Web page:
The structure then is as shown in FIG. 3 and comprises essentially a silicon nitride layer 14 over substantially the surface of P type zone 16 with the remainder of the surface covered by a silicon oxide layer 12.
Referring to FIG. 4, another etching treatment in phosphoric acid causes a selective attack upon the silicon nitride coating 14 and reduces this coating to a central portion as shown. Inasmuch as the etching proceeds from two sides as well as from the top of the silicon nitride coating the shaping of this dielectric layer follows the configuration shown. The rate of etching is sufficiently well known to enable the relatively precise timing of this etching process so as to produce a silicon nitride portion 14 having dimensions corresponding to those desired for the mask window ultimately being fabricated.
Following this controlled etching operation the structure is treated again to provide a coating of silicon dioxide 17 in the areas from which silicon nitride has been removed. Typically, if the semiconductor material is silicon, a thermal process may be used conveniently to reform this silicon oxide layer. Otherwise, a deposition process, without masking, may be used covering the entire area. In such case the next described etching step will lift out the underlying silicon nitride like a parting layer. The reformed silicon oxide coating 17 is shown in FIG. 5.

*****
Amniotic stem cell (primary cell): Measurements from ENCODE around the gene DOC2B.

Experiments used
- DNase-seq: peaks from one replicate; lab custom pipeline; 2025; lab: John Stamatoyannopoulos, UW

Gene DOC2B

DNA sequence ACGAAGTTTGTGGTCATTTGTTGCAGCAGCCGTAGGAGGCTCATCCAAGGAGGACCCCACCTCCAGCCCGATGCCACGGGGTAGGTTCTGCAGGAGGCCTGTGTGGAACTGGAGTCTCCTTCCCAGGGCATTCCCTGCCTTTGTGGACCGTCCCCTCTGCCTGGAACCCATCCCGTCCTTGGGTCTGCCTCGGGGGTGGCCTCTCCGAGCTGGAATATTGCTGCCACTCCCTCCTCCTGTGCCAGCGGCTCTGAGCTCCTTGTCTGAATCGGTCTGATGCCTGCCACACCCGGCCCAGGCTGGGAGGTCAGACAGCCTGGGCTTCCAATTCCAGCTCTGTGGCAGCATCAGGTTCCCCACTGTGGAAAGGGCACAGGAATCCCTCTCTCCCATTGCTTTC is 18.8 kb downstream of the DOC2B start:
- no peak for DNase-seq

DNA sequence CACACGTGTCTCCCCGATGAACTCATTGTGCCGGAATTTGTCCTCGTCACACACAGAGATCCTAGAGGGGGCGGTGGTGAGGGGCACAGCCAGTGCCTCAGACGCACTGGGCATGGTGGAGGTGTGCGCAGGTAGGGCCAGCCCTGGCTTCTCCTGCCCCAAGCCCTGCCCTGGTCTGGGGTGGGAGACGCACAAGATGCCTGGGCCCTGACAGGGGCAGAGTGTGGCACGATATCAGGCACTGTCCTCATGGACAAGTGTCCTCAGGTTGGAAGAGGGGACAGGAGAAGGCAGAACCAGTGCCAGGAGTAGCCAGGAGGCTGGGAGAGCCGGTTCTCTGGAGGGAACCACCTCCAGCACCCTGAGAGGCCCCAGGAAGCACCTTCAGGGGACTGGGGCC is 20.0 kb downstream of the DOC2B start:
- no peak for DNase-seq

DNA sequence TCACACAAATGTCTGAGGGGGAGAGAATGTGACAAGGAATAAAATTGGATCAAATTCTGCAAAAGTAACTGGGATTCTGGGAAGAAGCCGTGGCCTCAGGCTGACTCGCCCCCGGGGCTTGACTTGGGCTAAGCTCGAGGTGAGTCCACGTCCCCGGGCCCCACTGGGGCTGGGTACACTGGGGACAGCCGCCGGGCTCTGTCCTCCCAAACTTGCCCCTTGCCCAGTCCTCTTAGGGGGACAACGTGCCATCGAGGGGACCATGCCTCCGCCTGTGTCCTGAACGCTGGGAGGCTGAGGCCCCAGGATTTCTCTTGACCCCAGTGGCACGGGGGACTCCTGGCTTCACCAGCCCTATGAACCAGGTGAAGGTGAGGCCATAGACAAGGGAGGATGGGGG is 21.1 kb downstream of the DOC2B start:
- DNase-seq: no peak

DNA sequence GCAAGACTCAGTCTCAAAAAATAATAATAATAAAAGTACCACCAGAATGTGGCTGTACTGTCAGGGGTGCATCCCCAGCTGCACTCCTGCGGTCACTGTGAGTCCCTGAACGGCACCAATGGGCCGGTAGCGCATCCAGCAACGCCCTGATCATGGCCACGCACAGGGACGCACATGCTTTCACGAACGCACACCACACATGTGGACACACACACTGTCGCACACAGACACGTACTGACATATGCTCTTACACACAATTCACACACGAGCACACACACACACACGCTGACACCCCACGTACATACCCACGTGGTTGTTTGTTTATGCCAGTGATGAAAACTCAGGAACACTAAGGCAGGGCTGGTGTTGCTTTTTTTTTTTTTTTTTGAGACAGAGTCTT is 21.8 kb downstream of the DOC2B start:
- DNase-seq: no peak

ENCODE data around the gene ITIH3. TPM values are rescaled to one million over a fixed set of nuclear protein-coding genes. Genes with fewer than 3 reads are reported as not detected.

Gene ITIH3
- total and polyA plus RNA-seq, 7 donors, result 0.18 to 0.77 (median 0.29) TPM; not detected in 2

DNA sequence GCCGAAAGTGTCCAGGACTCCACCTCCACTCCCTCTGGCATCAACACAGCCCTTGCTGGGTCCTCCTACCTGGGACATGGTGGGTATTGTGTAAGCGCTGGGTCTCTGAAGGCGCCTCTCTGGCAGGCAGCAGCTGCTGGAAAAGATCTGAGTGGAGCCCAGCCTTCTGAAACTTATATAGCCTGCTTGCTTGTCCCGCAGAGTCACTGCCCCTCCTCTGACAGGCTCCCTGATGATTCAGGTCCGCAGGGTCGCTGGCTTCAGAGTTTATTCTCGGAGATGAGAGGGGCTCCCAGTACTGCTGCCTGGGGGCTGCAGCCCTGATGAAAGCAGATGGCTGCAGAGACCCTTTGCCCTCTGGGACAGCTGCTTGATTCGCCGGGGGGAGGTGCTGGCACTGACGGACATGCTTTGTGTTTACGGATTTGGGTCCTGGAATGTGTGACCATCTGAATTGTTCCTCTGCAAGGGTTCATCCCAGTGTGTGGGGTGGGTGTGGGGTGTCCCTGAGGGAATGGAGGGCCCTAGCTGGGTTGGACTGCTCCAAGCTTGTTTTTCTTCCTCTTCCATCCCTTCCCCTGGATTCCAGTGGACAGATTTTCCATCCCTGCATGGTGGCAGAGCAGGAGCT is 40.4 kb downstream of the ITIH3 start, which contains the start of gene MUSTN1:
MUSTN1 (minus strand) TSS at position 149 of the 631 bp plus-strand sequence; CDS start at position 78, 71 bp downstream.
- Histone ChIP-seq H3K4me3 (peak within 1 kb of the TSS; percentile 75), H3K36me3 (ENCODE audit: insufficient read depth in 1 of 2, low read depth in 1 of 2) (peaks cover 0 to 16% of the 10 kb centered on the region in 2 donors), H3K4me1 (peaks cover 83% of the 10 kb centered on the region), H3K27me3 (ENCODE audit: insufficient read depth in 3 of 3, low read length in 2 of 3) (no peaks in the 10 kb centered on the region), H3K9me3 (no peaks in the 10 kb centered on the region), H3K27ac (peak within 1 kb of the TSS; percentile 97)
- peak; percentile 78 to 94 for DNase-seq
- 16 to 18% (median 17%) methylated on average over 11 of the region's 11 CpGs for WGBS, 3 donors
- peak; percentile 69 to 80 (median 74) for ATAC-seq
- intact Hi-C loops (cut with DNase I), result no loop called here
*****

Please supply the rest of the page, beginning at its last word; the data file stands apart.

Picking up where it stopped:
Next, referring to FIG. 6, a second selective etch process using phosphoric acid removes the central portion 14 of silicon nitride leaving the window 18 to the underlying semiconductor body through the oxide mask 17-12. This window is properly aligned with the underlying diffused zone and may be of extremely small dimensions generally exceeding the definition achieved with photographic and optical methods. Once formed, the window 18 may be used for any one of several fabrication steps and typically as shown in FIG. 7 may provide a window for forming a deposited metal contact 19 to the underlying semiconductor material.